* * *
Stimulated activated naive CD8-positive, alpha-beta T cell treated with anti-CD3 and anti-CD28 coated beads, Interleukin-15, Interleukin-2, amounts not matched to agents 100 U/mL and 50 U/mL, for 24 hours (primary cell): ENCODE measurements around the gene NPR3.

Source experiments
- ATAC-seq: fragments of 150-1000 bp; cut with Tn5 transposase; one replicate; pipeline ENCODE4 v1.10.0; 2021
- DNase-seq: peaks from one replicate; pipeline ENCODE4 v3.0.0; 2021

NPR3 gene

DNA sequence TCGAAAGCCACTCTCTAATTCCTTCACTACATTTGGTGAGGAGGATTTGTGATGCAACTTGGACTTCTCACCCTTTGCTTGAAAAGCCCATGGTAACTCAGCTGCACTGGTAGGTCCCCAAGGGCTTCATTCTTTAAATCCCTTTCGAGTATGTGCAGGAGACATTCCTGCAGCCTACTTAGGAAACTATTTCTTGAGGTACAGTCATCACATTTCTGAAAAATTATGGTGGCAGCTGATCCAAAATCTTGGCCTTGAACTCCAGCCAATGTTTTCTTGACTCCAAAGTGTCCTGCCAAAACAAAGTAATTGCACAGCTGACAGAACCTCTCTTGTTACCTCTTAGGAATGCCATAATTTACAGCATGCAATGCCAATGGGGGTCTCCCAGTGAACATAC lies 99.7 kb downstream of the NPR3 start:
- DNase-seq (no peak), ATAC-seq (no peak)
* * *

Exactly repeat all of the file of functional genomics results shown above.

Stimulated activated naive CD8-positive, alpha-beta T cell treated with anti-CD3 and anti-CD28 coated beads, Interleukin-15, Interleukin-2, amounts not matched to agents 100 U/mL and 50 U/mL, for 24 hours (primary cell): ENCODE measurements around the gene NPR3.

Source experiments
- ATAC-seq: fragments of 150-1000 bp; cut with Tn5 transposase; one replicate; pipeline ENCODE4 v1.10.0; 2021
- DNase-seq: peaks from one replicate; pipeline ENCODE4 v3.0.0; 2021

NPR3 gene

DNA sequence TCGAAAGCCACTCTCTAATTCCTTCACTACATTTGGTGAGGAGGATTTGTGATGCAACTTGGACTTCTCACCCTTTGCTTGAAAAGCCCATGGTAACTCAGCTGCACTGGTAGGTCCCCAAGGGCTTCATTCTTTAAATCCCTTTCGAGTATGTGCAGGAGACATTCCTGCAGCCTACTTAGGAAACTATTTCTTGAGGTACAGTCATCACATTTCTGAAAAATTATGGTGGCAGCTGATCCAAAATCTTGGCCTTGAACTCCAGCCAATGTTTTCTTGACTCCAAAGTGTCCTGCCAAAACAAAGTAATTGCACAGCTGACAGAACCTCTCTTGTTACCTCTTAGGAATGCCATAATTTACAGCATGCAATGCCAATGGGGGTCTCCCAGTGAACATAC lies 99.7 kb downstream of the NPR3 start:
- DNase-seq (no peak), ATAC-seq (no peak)